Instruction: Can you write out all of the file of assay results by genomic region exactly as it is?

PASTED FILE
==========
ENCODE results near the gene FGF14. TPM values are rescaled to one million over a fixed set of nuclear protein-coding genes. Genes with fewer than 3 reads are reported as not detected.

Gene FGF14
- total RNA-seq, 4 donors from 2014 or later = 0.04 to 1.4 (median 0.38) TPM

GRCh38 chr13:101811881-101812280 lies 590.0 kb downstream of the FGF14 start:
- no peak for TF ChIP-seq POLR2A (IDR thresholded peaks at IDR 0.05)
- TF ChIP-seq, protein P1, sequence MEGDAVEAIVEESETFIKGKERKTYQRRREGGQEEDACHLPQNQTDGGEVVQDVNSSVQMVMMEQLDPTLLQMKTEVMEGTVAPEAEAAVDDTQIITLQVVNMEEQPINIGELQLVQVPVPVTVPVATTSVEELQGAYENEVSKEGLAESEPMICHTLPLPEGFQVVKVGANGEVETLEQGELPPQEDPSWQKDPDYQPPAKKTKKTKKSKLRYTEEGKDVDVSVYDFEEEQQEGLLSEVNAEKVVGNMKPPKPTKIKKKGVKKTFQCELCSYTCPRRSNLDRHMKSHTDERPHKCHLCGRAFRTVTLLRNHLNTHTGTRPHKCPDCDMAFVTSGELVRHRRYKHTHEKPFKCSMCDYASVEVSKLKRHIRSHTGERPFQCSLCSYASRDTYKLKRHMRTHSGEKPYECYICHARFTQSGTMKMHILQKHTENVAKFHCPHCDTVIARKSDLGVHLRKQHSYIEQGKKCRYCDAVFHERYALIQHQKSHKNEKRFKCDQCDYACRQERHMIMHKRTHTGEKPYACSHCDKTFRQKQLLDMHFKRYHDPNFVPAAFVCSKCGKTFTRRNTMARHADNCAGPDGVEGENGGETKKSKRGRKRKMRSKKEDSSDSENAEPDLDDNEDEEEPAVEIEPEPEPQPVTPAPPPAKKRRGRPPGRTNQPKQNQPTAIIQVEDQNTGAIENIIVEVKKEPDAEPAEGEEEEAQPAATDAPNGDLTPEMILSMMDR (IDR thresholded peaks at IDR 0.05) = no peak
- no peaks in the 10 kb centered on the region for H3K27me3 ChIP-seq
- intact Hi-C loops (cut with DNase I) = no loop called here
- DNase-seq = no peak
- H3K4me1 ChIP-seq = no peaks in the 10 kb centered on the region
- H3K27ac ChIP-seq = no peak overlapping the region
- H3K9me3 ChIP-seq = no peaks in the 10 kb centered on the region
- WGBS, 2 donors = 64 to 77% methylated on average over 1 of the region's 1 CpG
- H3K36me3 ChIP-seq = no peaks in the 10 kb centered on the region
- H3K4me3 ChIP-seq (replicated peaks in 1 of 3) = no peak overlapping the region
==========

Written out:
ENCODE results near the gene FGF14. TPM values are rescaled to one million over a fixed set of nuclear protein-coding genes. Genes with fewer than 3 reads are reported as not detected.

Gene FGF14
- total RNA-seq, 4 donors from 2014 or later = 0.04 to 1.4 (median 0.38) TPM

GRCh38 chr13:101811881-101812280 lies 590.0 kb downstream of the FGF14 start:
- no peak for TF ChIP-seq POLR2A (IDR thresholded peaks at IDR 0.05)
- TF ChIP-seq, protein P1, sequence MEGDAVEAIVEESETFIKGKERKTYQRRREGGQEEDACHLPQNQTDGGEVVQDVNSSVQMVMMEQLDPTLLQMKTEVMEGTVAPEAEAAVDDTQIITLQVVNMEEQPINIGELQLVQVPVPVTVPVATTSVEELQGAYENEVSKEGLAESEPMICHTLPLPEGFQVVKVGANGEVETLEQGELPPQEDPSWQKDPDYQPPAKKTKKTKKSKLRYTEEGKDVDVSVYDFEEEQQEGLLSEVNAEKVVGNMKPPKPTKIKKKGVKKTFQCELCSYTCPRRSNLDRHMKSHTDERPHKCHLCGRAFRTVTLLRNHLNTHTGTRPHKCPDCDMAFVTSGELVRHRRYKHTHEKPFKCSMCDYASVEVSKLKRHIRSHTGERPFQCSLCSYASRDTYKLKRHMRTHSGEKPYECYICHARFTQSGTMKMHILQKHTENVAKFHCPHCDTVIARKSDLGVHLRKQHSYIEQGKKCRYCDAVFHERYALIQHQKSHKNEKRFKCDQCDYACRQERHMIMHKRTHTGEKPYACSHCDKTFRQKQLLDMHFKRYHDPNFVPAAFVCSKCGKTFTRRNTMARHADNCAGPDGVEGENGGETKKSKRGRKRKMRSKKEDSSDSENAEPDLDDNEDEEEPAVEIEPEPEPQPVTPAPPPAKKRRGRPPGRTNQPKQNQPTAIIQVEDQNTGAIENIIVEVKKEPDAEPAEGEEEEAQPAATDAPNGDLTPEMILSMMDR (IDR thresholded peaks at IDR 0.05) = no peak
- no peaks in the 10 kb centered on the region for H3K27me3 ChIP-seq
- intact Hi-C loops (cut with DNase I) = no loop called here
- DNase-seq = no peak
- H3K4me1 ChIP-seq = no peaks in the 10 kb centered on the region
- H3K27ac ChIP-seq = no peak overlapping the region
- H3K9me3 ChIP-seq = no peaks in the 10 kb centered on the region
- WGBS, 2 donors = 64 to 77% methylated on average over 1 of the region's 1 CpG
- H3K36me3 ChIP-seq = no peaks in the 10 kb centered on the region
- H3K4me3 ChIP-seq (replicated peaks in 1 of 3) = no peak overlapping the region